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Tokyo Waterworks Historical Museum - Tokyo Tourist Guide

“Œ‹ž“s…“Ή—πŽjŠΩ

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Tokyo-to Suido Rekishikan

113-0033 Tokyo, Bunkyo, Hongo 2-7-1

Tel.: 03-5802-9040 / Fax: 03-5802-9041

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Tokyo Waterworks Historical Museum

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The Tokyo Waterworks Historical Museum

The Museum was first opened on 15 April, 1995.

          The museum shows the history of the creation of the water supply system from the earliest beginnings of Edo from 1590 until modern day Tokyo.

          The museum has two floors. The second floor depicts the history of the waterworks until the end of the Edo Era, while the first floor shows how the system was upgraded to the modern waterworks of today.

Tokyo Waterworks Historical Museum

Bunkyo Map Hongo Map

          Upon arrival you will receive an interactive audio player to listen to a detailed explanation about every item on the way. The trip through the museum starts on the second floor and lets you step back in history when the waterworks were called "josui". The starting point of the "josui" was the Koishikawa canal, which was built under orders of Tokugawa Ieyasu. This canal gradually developed into the Kanda canal, which took its water from the Kanda River and supplied the Kanda and Nihonbashi areas.

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          Water was lead through stone and wooden pipes to wells where the citizens could draw their water for their daily life.

Tokyo Waterworks Historical Museum

          Edo grew very rapidly over the next century into the biggest city in the world. Water was a vital commodity for the survival of the city and therefore the Tamagawa Canal was dug from the Tama river to supply Toranomon, Shiba, and Yurakucho. This was a gigantic undertaking in its time, not only because it had to be dug by hand, but also because it project practically had to be redone from scratch. When the canal was opened the water disappeared into a big sinkhole.

          Furthermore the shogunate was not prepared to come with further financing which left the two brothers Sho-emon and Sei-emon (also known as the Tamagawa Brothers), who had been commissioned with the construction with no other choice but to sell their properties, which drove them to the verge of bankruptcy. In spite of all construction was completed in 1653.

Sho-emon and Sei-emon, the Tamagawa Brothers

        When the Tokugawa Shogunate collapsed and Edo became Tokyo the water supply system remained unchanged, but many problems arose with the ever-growing population. Canals got contaminated and after cholera broke out in 1886 it was decided that the system should be upgraded and modernized. Filtering stations were constructed and the Ogouchi dam was built in the Tamagawa. Over the next century until now, many other adjustments have taken place resulting in a supply that is mostly taken for granted, but demands respect when we realize that more than 12.000.000 million people receive clean and safe water  each day of the year.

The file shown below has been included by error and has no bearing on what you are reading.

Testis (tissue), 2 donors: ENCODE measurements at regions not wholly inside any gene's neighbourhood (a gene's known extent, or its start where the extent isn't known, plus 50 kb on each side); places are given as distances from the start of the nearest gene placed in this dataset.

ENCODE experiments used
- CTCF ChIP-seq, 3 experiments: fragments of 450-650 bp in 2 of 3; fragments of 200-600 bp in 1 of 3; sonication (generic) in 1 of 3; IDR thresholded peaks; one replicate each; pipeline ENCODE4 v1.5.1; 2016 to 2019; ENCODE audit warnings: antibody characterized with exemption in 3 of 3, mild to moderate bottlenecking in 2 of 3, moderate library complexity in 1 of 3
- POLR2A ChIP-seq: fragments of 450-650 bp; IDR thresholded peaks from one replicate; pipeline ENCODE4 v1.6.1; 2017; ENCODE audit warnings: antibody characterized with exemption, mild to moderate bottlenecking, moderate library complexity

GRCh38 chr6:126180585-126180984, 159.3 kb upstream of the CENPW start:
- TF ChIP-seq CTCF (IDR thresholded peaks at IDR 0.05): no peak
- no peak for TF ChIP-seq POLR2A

Bunkyo Map Hongo Map

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The Tokyo Waterworks Historical Museum

is open every day from 09:30 am to 05:00 pm

It is however closed from 28 December until 4 January.

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Admission is FREE

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The museum can be reached from

JR Ochanomizu Station (Ochanomizu-bashi Exit)

- it takes about 8 minutes on foot-

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Other Places of interest  in Hongo

Akamon
Bunkyo Museum
Higuchi Ichiyofs Dwelling

Hongo Ceramics Museum

Kaneyasu
Nihon Soccer Museum
Sanshiro Pond
Tokyo Waterworks Museum
Tokyo University Museum

Areas of interest near Hongo:

North

Yayoi

Nezu

Otsuka

Sendagi

North West

Hakusan

East

Yushima

Ikenohata

Akihabara

Northeast

Ueno Park

Yanaka

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Chiyoda

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Koishikawa

Kasuga

Koraku

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Tokyo Waterworks Historical Museum - Tokyo Tourist Guide, Tokyo-to Suido Rekishikan, “Œ‹ž“s…“Ή—πŽjŠΩ, Waterworks Museum in Tokyo, Bunkyo Museums, Museums in Bunkyo, Museums Bunkyo Hongo Tokyo, So-eimon and Sho-eimon, Tokyo's water supply, Tokyo water system, Tokyo museums, Museums in Tokyo, Yayoi pottery, Ueno museums, Museums in Ueno, Tokyo, Japan, city, guide, tourist, travel, hotels, flights, airfares, accommodation, books, museums, Tokyo Museums, Art Galleries, bars, nightclubs, restaurants

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